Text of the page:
"Perhaps he thinks that he ought to be drawing a regular salary because of that paper he's got hidden away, and which is worth so much to Amasa Culpepper, as well as to you. To keep him quiet it may be, the old man is paying him a few dollars every week on the sly, even though he refuses to come down with a big lump sum."

"Tom, would it be right for me to have another talk with Dock, and make him an offer?" ventured Carl, hesitatingly.

"Do you mean try to find out what the sum is he asked Amasa to pay him?" questioned Tom; "and agree to hand it over to him just as soon as the stock of the oil well company can be sold, after your mother gets it again?"

"Yes, like that. Would it be wrong in me? anything like compounding a felony?" Carl continued.

"I don't see how that could be wrong," the other boy answered, after stopping to think it all over. "You have a right to offer a reward and no questions asked for the return of your own lost or stolen property."

"Then I'd like to try it before we settle on leaving town, Tom."

"It would do no harm, I should think," his chum advised him. "The only danger I can see would be if Dock took the alarm and went to Mr. Culpepper, to tell him you were trying to outbid him for the possession of the paper."

"That would be apt to make him come to time with a jump, wouldn't it?" said Carl.

"Unless he got it into his head that Dock was only trying to frighten him into meeting the stiff price at which he held the paper," said Tom. "He might make out that he didn't care a pin, with the idea of forcing Dock to come down."

"Yes, because he would believe Dock wouldn't dare put his neck in the noose by confessing to us he had stolen the paper. Then would you advise me to try the plan I spoke of?"

"If you get a good chance I should say yes."

That was on a Wednesday afternoon, and Carl went home, his head filled with a programme he had laid out that concerned the cornering of Dock Phillips.

On Thursday he learned, when home for lunch, that a new boy had come for orders from the grocery. Carl was immediately filled with alarm. In imagination he could see Dock and Mr. Culpepper coming to terms at last.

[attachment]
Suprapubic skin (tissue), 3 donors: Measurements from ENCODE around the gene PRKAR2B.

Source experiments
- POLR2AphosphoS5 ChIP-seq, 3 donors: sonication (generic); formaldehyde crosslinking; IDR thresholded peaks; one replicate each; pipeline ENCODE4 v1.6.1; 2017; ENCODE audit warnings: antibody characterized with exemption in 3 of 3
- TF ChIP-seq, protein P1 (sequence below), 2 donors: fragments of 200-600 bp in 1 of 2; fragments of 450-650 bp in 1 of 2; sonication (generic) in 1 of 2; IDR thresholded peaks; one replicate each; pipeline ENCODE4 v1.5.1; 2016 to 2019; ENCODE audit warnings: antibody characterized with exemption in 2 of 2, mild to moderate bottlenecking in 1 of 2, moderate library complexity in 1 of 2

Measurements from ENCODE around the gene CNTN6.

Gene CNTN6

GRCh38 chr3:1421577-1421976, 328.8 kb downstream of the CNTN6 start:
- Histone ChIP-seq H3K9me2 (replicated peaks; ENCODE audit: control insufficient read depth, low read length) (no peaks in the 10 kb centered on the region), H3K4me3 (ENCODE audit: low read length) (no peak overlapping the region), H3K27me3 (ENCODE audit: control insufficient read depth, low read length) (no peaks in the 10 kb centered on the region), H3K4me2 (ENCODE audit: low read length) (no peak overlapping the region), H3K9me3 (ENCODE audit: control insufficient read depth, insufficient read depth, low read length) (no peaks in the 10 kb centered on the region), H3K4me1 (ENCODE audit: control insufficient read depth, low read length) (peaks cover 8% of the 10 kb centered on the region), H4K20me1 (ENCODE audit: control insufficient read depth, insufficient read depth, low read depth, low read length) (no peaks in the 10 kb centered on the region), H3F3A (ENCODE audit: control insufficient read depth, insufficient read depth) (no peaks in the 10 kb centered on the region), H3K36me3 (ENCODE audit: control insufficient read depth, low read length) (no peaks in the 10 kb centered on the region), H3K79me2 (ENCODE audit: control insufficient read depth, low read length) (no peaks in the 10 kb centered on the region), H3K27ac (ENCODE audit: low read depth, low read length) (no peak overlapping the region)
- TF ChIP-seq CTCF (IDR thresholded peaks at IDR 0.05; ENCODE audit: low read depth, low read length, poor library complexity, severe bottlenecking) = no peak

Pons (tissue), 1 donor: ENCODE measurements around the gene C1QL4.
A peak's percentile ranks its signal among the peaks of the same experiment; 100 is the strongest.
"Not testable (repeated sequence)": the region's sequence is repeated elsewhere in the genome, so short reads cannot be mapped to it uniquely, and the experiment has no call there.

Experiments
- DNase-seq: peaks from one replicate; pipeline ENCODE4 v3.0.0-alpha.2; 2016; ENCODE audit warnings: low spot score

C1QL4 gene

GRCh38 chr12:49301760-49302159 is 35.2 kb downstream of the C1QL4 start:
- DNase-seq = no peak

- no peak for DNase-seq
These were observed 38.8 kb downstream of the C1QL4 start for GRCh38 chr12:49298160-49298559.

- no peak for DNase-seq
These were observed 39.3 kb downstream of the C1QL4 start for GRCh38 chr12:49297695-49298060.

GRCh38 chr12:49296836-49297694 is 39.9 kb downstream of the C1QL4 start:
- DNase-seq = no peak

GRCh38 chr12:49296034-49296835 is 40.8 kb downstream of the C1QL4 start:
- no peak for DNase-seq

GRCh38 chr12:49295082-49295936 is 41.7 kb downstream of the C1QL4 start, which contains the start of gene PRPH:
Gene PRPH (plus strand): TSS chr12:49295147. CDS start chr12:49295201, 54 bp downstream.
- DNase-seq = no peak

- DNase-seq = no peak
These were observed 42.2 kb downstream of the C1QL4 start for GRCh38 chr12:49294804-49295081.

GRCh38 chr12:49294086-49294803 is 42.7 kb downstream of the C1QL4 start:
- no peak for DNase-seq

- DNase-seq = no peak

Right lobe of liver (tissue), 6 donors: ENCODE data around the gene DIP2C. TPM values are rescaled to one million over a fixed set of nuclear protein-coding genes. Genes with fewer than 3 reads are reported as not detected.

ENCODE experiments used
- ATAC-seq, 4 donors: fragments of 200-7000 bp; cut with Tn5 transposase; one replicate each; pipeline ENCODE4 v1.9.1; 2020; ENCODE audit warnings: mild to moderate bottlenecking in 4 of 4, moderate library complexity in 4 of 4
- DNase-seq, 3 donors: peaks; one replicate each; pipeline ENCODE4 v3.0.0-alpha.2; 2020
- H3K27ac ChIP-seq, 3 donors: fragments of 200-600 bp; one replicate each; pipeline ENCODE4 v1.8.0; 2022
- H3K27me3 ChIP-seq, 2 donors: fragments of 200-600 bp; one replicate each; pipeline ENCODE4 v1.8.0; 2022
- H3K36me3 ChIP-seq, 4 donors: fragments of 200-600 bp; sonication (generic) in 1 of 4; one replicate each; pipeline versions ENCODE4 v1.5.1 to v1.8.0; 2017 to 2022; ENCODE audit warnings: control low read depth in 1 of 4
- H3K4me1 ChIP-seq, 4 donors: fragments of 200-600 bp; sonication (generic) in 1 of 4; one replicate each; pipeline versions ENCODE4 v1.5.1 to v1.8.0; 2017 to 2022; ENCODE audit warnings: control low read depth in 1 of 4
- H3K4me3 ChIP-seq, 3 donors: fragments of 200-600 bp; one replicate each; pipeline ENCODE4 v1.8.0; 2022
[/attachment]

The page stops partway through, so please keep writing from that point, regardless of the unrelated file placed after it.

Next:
After school that afternoon he waited for Tom, to whom the startling news was disclosed. The stunning effect of it did not seem to affect Tom's quick acting mind.

"Let's find out just what's happened," he remarked. "Perhaps over at Joslyn's, next door to the Phillips's, we might pick up a clue."

"Yes, and I know Mrs. Joslyn right well in the bargain," said Carl, showing interest at once. "I'm sure that if I told her as a secret just why we wanted to know about Dock she'd tell me if anything had happened there lately."

To the Joslyn house the two boys went. Mrs. Joslyn was an energetic little woman, and said to be able to mind her own business.

She listened with growing eagerness to the story, and at its conclusion said:

"I'm sorry for your mother, Carl, and I don't know that I can help you any; but there was something strange that happened at the Phillips' house last night."



"Was it about Dock?" asked Carl, eagerly, while Tom could see that the color had left his face all of a sudden.

"Yes," continued Mrs. Joslyn, "Dock seems to have fallen into the habit of staying out until midnight, with some of those young fellows who loaf on the corners and get into every kind of mischief they can think up."

"That's what we've been told was going on, ma'am," said Tom.

"I could hear his father scolding him furiously, while his mother was crying, and trying to make peace. Dock was ugly, too, and for a time I thought his father was going to throw him out of the house. But in the end it quieted down."

"That's a new streak in Dock's father, I should say," remarked Tom. "Time was when he used to come home himself at all hours of the night, and in a condition that must have made his wife's heart sick."